serted for explanation is, (for the Jews have no friendly intercourse with the Samaritans.) Again, for the information of the same readers, after acquainting us that the Galileans had seen our Lord's miracles at Jerusalem during the festival, he adds 16, for they likewise attended the festival. Neither of these explanatory clauses would ever have been thought of in Palestine, or perhaps even in Syria, where the enmity betwixt the Jews and the Samaritans, and the connection of Galilee with Judea, were better known.

§ 7. It may be objected against the use I make of this observation, that as Mark and Luke are thought not to have published their Gospels in Palestine, it might have been expected that they also should have adopted the same manner. This in part I admit. I have accordingly pointed out 17 a few examples of a similar nature in the Gospel by Mark. And as to the Evangelist Luke, if his Gospel was, as I have supposed 18, published at Antioch, or in any part of Syria, there was not the same occasion. But, in answer to the objection, it may be further observed, that those published soon after our Lord's ascension, in whatever part of the world it was, were mostly for the use of converts from Judaism, with whom the church, in the beginning, chiefly abounded. But towards the end of the first century, the reception of this doctrine, particularly in Greece, Asia Minor, and those places which had been most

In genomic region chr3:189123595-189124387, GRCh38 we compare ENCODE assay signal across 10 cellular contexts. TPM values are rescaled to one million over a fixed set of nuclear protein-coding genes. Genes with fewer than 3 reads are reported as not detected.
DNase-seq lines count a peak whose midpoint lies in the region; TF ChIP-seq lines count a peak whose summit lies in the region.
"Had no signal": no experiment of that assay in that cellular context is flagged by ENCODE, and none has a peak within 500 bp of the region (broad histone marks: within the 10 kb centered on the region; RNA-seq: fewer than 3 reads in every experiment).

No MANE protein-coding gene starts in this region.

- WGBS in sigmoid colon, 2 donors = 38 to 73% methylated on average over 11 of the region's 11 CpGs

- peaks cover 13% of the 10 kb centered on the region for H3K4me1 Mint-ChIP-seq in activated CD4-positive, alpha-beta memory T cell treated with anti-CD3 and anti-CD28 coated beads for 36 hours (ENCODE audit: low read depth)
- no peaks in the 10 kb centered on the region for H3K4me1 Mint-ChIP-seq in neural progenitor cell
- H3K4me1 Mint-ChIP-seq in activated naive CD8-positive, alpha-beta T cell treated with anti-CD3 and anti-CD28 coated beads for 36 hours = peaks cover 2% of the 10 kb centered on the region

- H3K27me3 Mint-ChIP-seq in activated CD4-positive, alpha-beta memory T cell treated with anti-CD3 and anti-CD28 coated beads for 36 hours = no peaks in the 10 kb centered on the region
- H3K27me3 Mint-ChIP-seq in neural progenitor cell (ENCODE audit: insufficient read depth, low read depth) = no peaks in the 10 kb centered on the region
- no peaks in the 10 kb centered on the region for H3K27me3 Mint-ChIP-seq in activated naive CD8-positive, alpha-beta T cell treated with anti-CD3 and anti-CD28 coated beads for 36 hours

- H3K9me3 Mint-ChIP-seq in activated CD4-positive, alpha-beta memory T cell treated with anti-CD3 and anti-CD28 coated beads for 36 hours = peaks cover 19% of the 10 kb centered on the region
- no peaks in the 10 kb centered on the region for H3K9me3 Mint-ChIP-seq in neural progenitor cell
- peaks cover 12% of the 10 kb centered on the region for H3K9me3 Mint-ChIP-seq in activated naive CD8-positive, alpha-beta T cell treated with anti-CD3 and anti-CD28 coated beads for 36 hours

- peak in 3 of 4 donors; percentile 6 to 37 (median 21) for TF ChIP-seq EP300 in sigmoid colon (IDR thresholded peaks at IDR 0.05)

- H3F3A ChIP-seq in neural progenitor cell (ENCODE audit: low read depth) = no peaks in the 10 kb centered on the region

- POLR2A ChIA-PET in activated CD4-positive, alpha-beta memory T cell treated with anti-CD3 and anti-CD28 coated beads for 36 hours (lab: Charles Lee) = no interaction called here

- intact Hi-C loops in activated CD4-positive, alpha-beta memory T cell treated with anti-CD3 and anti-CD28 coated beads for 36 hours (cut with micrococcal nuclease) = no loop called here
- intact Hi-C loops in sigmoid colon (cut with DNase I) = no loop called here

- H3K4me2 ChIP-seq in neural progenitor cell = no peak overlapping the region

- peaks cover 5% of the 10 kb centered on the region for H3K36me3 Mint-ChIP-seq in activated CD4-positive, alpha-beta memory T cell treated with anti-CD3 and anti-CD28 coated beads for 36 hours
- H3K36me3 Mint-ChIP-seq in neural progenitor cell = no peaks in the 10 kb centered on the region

16 ch. iv. 45.

17 Pref. to Mark, $ 5.

18 ref, to Luke, $ 8.